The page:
THE national cattle herd reported by the Australian Bureau of Statistics (ABS) was 26.39 million head on June 30 2018. This was an increase of 0.8 per cent on 2017.
The small rise masks some large changes on a state and regional scale. The main increase came from Queensland, which was up 8pc. Victoria also had a reasonable increase but it only equated to 154,134 head.
The main fall came from New South Wales which was down 10.6pc or 560,111 head. Smaller cattle states South Australia, Western Australia and Tasmania, all lost around 5pc of their cattle in the year to June 30 2018.
When we break the numbers down into Natural Resource Management (NRM) regions we can see where the rises and falls happened.
The biggest cattle region by far, the Fitzroy Basin, was responsible for offsetting almost all of the falls in NSW.
Over 500,000 head were added to the Fitzroy Basin herd.
In NSW, the drought stricken Central West and North West lost 22 and 24pc respectively.
The Central Tablelands (-8pc) and the Hunter (-28pc) both fell out of the top 20 herds thanks to their falling numbers.
It has been over 12 months of drought since these herd figures were compiled and have no doubt changed since.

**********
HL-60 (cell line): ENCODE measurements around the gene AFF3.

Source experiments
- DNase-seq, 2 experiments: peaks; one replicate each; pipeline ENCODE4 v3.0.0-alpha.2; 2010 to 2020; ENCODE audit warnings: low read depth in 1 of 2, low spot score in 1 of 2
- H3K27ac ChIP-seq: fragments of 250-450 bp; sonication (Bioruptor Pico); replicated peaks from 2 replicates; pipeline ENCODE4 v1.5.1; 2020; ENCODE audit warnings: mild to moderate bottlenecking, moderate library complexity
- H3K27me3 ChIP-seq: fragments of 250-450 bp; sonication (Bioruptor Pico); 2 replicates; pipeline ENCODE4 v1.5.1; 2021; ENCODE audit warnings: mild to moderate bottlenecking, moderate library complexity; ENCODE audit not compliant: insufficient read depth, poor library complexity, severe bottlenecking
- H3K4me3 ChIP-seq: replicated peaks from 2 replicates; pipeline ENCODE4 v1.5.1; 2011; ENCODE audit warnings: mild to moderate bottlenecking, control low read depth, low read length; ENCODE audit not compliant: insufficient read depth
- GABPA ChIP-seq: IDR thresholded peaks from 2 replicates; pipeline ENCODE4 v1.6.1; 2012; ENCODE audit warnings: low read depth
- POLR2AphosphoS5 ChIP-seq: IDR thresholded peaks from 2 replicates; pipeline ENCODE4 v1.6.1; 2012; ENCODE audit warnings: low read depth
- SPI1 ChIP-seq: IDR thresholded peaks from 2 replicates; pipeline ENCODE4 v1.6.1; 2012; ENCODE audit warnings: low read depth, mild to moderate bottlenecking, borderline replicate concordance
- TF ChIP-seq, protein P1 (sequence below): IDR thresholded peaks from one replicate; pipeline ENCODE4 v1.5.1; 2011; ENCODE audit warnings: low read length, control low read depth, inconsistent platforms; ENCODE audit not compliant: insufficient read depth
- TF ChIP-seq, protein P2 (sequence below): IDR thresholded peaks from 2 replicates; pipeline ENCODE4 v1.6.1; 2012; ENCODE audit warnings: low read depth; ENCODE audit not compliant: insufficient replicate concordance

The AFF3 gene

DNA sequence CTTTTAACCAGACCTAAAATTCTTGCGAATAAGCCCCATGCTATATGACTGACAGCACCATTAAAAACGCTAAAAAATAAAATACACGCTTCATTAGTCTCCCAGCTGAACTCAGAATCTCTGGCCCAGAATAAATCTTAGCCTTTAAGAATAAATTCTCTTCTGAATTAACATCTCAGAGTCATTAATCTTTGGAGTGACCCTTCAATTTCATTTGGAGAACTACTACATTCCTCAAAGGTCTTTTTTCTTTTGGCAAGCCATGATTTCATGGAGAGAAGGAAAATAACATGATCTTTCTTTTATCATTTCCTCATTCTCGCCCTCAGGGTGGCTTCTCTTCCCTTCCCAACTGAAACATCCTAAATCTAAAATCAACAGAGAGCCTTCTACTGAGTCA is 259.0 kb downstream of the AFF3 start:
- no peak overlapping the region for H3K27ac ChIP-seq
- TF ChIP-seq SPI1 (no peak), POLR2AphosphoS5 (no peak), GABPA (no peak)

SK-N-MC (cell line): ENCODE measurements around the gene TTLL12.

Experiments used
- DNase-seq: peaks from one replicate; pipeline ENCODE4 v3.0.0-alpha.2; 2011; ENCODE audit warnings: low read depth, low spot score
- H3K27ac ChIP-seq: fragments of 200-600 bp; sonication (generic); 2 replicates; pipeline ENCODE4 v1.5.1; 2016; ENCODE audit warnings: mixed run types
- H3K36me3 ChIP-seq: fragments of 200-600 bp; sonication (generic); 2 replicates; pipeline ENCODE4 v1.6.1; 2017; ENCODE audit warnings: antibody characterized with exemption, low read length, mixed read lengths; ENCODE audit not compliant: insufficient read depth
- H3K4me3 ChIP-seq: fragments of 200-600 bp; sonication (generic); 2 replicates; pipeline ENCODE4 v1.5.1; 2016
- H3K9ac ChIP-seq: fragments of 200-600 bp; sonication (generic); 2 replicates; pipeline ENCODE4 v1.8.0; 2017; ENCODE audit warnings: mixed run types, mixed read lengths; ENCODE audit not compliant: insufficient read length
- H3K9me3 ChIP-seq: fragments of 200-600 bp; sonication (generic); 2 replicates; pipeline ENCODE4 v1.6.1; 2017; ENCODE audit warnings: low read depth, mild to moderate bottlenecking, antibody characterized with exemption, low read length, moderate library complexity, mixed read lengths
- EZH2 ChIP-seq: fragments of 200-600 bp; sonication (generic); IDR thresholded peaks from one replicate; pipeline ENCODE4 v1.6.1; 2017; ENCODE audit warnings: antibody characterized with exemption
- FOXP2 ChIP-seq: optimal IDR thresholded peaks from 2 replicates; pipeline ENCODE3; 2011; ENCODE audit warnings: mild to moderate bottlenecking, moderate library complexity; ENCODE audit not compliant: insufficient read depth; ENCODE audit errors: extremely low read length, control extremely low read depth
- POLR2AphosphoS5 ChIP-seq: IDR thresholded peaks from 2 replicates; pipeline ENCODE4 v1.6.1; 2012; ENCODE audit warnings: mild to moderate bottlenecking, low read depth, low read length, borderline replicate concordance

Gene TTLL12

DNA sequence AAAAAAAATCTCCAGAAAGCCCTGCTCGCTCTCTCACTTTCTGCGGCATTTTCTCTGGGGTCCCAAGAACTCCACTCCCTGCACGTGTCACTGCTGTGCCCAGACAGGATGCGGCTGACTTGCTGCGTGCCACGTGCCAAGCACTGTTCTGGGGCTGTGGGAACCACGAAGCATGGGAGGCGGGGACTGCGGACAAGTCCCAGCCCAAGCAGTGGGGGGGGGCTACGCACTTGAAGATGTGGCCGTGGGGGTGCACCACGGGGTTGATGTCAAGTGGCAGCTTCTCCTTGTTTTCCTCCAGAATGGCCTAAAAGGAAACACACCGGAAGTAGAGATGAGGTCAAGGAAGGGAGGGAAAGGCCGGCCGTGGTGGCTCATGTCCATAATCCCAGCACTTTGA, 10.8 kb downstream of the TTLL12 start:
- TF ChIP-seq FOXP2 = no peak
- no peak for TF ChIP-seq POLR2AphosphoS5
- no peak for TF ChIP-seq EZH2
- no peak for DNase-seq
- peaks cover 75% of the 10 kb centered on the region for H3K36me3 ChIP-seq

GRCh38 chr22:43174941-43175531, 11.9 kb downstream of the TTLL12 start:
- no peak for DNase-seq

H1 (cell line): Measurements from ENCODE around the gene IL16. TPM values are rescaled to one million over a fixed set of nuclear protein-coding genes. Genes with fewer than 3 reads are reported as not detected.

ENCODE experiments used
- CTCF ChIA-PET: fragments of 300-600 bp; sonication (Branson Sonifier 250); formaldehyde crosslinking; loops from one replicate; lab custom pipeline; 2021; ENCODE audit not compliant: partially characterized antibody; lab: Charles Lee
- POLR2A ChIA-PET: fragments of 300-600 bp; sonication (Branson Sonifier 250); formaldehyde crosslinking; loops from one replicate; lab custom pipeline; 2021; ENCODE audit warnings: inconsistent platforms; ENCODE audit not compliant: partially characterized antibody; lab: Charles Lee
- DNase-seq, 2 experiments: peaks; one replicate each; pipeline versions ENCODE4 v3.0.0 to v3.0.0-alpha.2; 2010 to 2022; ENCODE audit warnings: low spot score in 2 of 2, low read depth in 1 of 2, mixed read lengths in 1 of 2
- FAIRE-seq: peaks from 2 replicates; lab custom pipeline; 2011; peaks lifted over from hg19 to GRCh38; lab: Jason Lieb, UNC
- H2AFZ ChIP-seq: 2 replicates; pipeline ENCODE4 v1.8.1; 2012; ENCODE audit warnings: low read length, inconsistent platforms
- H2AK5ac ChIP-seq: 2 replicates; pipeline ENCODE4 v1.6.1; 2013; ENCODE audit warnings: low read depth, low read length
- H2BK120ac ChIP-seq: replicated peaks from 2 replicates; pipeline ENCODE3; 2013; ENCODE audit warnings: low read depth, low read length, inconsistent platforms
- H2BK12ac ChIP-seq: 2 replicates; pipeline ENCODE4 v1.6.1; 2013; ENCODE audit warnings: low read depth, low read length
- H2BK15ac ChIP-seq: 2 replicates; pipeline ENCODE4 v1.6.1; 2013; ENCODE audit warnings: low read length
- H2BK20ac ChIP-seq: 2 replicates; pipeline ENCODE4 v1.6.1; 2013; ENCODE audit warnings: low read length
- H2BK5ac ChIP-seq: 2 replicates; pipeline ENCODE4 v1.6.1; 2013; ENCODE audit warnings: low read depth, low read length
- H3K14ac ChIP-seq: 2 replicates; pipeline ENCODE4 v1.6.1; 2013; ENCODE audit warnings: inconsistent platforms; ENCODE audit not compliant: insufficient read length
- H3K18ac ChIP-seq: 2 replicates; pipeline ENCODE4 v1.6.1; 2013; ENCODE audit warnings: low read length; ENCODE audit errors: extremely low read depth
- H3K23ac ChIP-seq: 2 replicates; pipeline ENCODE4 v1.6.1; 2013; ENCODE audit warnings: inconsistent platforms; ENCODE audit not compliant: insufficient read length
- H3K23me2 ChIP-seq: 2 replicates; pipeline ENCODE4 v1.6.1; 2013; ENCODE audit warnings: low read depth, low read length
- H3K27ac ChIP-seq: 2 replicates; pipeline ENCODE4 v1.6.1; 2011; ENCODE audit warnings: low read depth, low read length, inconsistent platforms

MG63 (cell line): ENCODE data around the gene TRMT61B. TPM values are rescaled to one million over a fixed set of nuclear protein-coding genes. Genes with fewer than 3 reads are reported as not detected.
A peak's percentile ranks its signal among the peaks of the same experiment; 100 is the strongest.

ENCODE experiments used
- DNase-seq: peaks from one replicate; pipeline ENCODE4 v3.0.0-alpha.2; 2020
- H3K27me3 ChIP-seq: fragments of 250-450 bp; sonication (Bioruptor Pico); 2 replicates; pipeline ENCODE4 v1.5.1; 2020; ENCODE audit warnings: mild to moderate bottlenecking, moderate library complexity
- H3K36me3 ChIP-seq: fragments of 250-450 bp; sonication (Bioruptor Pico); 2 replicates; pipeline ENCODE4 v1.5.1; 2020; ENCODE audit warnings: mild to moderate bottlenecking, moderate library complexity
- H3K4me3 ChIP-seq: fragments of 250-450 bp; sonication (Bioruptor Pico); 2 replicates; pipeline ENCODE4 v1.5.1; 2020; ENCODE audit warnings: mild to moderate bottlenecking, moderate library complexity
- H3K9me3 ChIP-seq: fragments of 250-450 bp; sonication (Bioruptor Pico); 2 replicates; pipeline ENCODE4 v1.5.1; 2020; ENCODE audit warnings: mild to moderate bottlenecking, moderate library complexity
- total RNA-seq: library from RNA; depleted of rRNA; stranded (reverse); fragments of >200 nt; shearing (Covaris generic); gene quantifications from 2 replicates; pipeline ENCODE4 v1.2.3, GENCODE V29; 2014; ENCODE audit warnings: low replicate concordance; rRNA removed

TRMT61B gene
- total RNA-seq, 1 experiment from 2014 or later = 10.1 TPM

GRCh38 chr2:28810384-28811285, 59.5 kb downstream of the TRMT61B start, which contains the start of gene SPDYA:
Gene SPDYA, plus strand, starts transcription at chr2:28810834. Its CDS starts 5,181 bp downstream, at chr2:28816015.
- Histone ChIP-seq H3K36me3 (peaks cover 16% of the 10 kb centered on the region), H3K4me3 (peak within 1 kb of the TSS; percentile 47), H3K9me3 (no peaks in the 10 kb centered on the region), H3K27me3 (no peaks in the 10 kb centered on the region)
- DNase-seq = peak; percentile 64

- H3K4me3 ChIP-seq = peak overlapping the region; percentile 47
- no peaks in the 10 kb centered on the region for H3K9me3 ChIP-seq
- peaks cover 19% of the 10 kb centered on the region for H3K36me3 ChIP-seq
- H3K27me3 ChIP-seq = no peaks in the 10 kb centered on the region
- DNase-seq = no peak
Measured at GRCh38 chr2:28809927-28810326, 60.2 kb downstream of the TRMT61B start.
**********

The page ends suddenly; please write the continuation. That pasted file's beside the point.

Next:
Apart from the drought, we've also since had the floods in North Queensland to account for, so there will be plenty of cattle stripped from a number of regions.
It's hard to pick which regions might have herd increases, although there isn't likely to be many.
Queensland continues to be the driver of the Australian herd and markets.
The 12 month rainfall decile for the Fitzroy Basin was well below average so we can expect fewer cattle there now than in June 2018.
Queensland will still be home to over 40pc of the herd and will remain the major player.
What does it mean?
Looking at the short term, the recent rain hasn't fallen in the large cattle areas, but if there is some follow up leading into summer those areas could see demand for cattle increase, which might soak up some supply from areas still suffering.